The thing that makes Flying Kite's On the Ground
neighborhood engagement program special is that we move it to a new location every three months.
Over the last two weeks, our small but determined team learned that special quality can also produce some trying moments. Locking down space can be tricky, and in Frankford, we had a heckuva time. Space after space just wasn't right. By the end of last week, we needed some divine intervention.
Enter St. Mark's Church
, the nearly 200 year-old institution and more than 100 year-old building that has played a significant role in Frankford's development. The church will host Flying Kite's three-month stay in Frankford beginning this week, and our primary goal will be connecting the community and outsiders alike to a church built for 1,000 worshippers and now hanging on by a thread with 80.
"We are struggling to maintain relevancy by meeting the needs of the community, which we are blessed to be serving," says the gregarious and hard-working St. Mark's pastor Jon Clodfelter, who quickly adds, "there are glimmers of hope all around us."
That includes, most recently, five new adult members who were among six baptized on Sunday.
But make no mistake, this story isn't about religious conversion. It's about community.
Clodfelter is an expert on the church and Frankford -- he says "we" when referring to things that happened here in the 19th century even though he's only been in the neighborhood since celebrating his first service in February, 2002, before only 17 worshipers. A self-proclaimed zealot, he is a perfect fit for a church that is rooted in progressive practices, including as a forerunner on civil rights issues.
Someone has to be, especially at 4442 Frankford Ave.
"My belief is in order for us to be relevant in the 21st century, we've got to help people raised from the 1960s on, to find relevance in the ministry of the church," says Clodfelter.
That's something Clodfelter and his team are building, albeit slowly. The church serves 5,400 meals annually out of its space, a number that could easily triple. It partners with the Philadelphia Community Arts Network
, which tutors children in music and arts at the church. In addition, the church offers adult literacy programs that reach a wide swath of needy individuals, from recovering addicts to ex-prisoners. Nonprofit production company Garden of Eden Productions does theatrical work with young people in the community out of St. Mark's,
"We are the draw (in the neighborhood)," Clodfelter says.
As he walks around the cavernous, vertical Gothic church, which is also home to a hall with stage and balcony, multiple meeting and fellowship rooms and a basement with a crypt, Clodfelter unleashes a bevvy of historical gems that offer clues to Frankford's former place as a creative and civic hub:
-- 69 stone carvings built by Philadelphia's Whiteman Studios
-- stained glass windows designed by former Philadelphia Sketch Club president NIcholas D'Ascenza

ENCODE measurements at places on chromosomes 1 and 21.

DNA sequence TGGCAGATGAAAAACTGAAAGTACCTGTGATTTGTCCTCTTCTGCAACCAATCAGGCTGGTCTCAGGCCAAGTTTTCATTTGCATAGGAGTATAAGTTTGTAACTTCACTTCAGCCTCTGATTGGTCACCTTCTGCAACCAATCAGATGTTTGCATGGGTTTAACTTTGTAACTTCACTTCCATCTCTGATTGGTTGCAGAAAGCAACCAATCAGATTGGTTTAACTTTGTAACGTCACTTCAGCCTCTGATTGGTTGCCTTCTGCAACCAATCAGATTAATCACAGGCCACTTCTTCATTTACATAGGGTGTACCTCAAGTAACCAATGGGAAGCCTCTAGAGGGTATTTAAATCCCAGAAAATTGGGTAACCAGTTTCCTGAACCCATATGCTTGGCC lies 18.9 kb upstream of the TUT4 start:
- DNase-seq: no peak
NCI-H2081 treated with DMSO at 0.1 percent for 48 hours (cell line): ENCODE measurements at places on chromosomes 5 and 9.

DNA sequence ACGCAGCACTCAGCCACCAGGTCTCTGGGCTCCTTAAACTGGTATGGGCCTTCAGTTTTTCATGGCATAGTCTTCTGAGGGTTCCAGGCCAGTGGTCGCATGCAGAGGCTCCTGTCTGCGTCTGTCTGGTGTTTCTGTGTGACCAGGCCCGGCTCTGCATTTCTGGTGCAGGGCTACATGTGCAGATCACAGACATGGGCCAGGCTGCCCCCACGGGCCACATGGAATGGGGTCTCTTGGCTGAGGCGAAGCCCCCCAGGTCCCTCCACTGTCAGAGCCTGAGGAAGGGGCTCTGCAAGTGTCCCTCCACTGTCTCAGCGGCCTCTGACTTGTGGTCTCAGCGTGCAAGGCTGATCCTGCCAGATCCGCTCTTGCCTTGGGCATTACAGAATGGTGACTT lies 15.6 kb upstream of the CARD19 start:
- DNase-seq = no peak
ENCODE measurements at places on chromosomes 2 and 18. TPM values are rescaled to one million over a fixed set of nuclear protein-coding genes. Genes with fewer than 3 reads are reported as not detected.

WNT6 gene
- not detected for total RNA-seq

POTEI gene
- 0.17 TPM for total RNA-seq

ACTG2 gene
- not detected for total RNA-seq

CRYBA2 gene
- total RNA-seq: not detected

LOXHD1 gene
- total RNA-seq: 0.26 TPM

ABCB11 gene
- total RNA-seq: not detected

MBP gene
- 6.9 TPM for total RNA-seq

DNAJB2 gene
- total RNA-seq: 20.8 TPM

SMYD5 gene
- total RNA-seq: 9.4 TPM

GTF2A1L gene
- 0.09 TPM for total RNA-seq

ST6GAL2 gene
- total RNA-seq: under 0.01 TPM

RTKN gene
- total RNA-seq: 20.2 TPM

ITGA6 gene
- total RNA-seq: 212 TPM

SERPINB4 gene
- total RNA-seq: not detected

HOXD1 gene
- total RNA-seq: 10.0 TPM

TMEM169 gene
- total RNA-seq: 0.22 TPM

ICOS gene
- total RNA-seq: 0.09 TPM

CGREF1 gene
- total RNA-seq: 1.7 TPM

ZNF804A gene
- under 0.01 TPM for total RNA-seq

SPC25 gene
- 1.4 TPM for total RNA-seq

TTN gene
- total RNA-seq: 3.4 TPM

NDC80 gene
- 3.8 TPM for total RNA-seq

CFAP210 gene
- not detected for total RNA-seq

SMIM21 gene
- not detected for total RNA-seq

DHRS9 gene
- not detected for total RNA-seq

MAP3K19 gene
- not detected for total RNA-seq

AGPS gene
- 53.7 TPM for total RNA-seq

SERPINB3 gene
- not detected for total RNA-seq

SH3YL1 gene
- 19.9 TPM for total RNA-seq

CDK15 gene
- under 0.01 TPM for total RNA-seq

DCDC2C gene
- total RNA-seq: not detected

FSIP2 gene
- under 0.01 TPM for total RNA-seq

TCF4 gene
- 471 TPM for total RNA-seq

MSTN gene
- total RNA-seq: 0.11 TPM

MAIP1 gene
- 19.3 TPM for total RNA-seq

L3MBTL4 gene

-- at least 16 streets in Frankford have been named for former church members
-- some 188 members served in the U.S. military during wartime, 39 of whom perished in battle
This place was well worth waiting for.
Back in West Philly
Our lengthy search for space only exacerbated our heavy hearts as we packed up our things at 4017 Lancaster Ave. in Mantua. But we've still got a toe in West Philadelphia. In fact, you can check out 4017 on Lancaster Ave.
Second Friday as we join People's Emergency Center
in co-hosting NeXt on Lancaster Ave
. We'll be continuing our coverage of transformation there as well as we work to formalize our connections with On the Ground's legacy neighborhoods.
In Frankford, there is almost identical business stock to West Philly right around us -- thrift/antique/consignment shops, diabetic shoes, all-day breakfast and $5 haricuts all can be had within a block or so.
The similarities end there. Frankford's feel is much different. If Lancaster Ave. is a baseball game, a long drink of lemonade, or someone meandering across a wide street and down sidewalks that roll to University City, then Frankford is a football game, a shot of whiskey, a full-on sprint boxed in by the El above and crowded sidewalks near SEPTA stops.
It's a little more, um, intense in Frankford.
A Hard Fight
That's also indicative of the energy and frantic attempts to combat serious crime and drug problems
and restore respectability to this long and storied corridor and historic, proud community.
Clodfelter says his car has been broken into on more than one occasion. He describes the eyes of the drug addicts he encounters and the high school-age girls prostituting themselves in broad daylight, not far from the church parking lot. He talks of varying cycles of poverty and illness that hold newcomers and those with deep roots alike.
So despite his intimate knowledge of every nook and cranny of the church's incredibly beautiful and compelling historical structure, it is outside, encountering the masses and reaching out a hand, where Clodfelter insists he needs to be.
We'll be there, too. With the help of the hard-working folks at Frankford Community Development Corporation
, especially Michelle Feldman and Tracy O'Drain, we have already made connections with numerous businesses and stakeholders in this large, historic, close-knit yet divided community.
Between now and early 2013 we'll bring you their stories and invite you to see Frankford for yourself.
St. Mark's story is pretty simple:
"We're trying to find a way to struggle together in this world," Clodfelter says, "because it isn't easy."